Have you heard about parish nursing? Want a little more insight into this unique vocation?
Parish nursing is a form of nursing with deep roots in the Christian faith. It is focused on healing mind, body, and spirit—whole person wellness rather than concluding care after the diagnosis and treatment of a physical symptom.
Although parish nursing holds great significance for many congregations throughout the United States, it’s a mission-based occupation that is often not fully understood by everyone. To clear up some of the confusion, here are a few frequently asked questions about the occupation, its application, and its mission.
What is a parish nurse?
A parish nurse is a registered nurse who works for a congregation to provide for a variety of needs, including medical, emotional, and spiritual ones. They are individuals who are passionate about their congregation and have expertise in holistic wellness. Parish nurses can be volunteers, part time employees, and full time employees—depending on the church’s need. Oftentimes parish nurses also work at a local health care facility.
What does a parish nurse do?
In some rural communities, a parish nurse can be the quickest route to health care for congregation members. However, rather than tending to medical needs firsthand, a parish nurse instead works with the patient to recommend and plan for the best route of care with special emphasis given to the emotional and spiritual care. Oftentimes a parish nurse can be found doing a variety of tasks like driving elderly people to and from appointments, providing a listening ear for a lonely individual, recommending a nutrition plan for a sick person, and more.
Why do parish nurses exist?
Alongside the Lutheran Church—Missouri Synod, we see parish nursing as a vocation that is tied directly to the Great Commission; it mirrors the same concern that Christ had for the people He encountered—complete holistic care for mind, body, and spirit. Because parish nurses focus on the wellness of the whole person, they are able to bear witness to the Gospel message and help individuals experience God as they tend to their emotional, social, spiritual, and physical needs.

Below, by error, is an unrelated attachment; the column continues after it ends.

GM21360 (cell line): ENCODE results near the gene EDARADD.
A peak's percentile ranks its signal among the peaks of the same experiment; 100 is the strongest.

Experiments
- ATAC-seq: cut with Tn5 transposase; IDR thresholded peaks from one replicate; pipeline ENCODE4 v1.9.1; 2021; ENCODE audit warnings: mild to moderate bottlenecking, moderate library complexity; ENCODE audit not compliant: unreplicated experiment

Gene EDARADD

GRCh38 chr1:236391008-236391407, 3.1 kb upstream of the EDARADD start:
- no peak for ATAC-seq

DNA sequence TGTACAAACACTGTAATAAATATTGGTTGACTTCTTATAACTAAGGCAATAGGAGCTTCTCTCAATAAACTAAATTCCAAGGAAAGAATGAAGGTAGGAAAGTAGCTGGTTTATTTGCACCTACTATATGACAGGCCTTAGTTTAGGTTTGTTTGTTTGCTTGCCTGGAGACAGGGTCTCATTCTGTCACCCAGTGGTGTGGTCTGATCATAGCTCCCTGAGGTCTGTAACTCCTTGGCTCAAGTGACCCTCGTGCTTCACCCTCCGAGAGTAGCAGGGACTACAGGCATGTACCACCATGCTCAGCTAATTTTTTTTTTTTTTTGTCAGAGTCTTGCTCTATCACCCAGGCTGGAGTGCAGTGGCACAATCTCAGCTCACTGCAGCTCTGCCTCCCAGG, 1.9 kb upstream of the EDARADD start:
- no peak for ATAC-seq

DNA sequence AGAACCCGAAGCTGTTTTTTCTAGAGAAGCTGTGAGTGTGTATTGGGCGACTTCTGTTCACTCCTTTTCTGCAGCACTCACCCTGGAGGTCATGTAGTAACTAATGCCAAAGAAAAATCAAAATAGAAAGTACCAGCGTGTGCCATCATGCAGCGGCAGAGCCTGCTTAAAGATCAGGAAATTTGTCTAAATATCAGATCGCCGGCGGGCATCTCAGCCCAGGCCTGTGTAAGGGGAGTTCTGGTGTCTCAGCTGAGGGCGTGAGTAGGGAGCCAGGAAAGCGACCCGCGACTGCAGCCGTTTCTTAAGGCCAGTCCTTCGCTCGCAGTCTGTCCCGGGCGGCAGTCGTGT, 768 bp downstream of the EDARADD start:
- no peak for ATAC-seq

How do I become a parish nurse?
In order to become a parish nurse, you must first obtain your nursing degree as well as a license to practice in your state. Following the completion of your degree, you can then receive parish nurse training that allows you to officially function as one in your congregation.
But nurses aren’t the only ones who should consider learning more about parish nursing. In fact, any health care professional with a desire to help patients experience true healing in every part of their mind, body, and spirit can benefit from parish nursing training.
Here at Concordia, we provide this training through both traditional education as well as a conference that is offered every summer. The Christian Caregiving Conference is open to any health care provider, parish nurse, and clergy member to come and spend four days on our Mequon campus to learn all the basics of Christian caregiving. This conference is even available for credit by audit for nurses who are seeking continuing education opportunities for their RN license renewals.
What if I don’t have a medical background? Can I still get involved?
Absolutely! Parish nurses often function best when supported by a group from the congregation. Locate your parish nurse and ask what needs he/she might have. It could be something as simple as providing transportation for a member or helping to coordinate a prayer ministry. Either way, your parish nurse will be grateful for the help.
If your congregation doesn’t yet have a parish nurse, consult with your ministry leaders on the possibility of adding one. By starting this conversation, you could help to provide much needed assistance to the most vulnerable in your community.
If you’re interested in parish nursing or our annual Christian Caregiving Conference, please contact Carol Lueders Bolwerk at email@example.com for more information on next steps and getting started on your registration.
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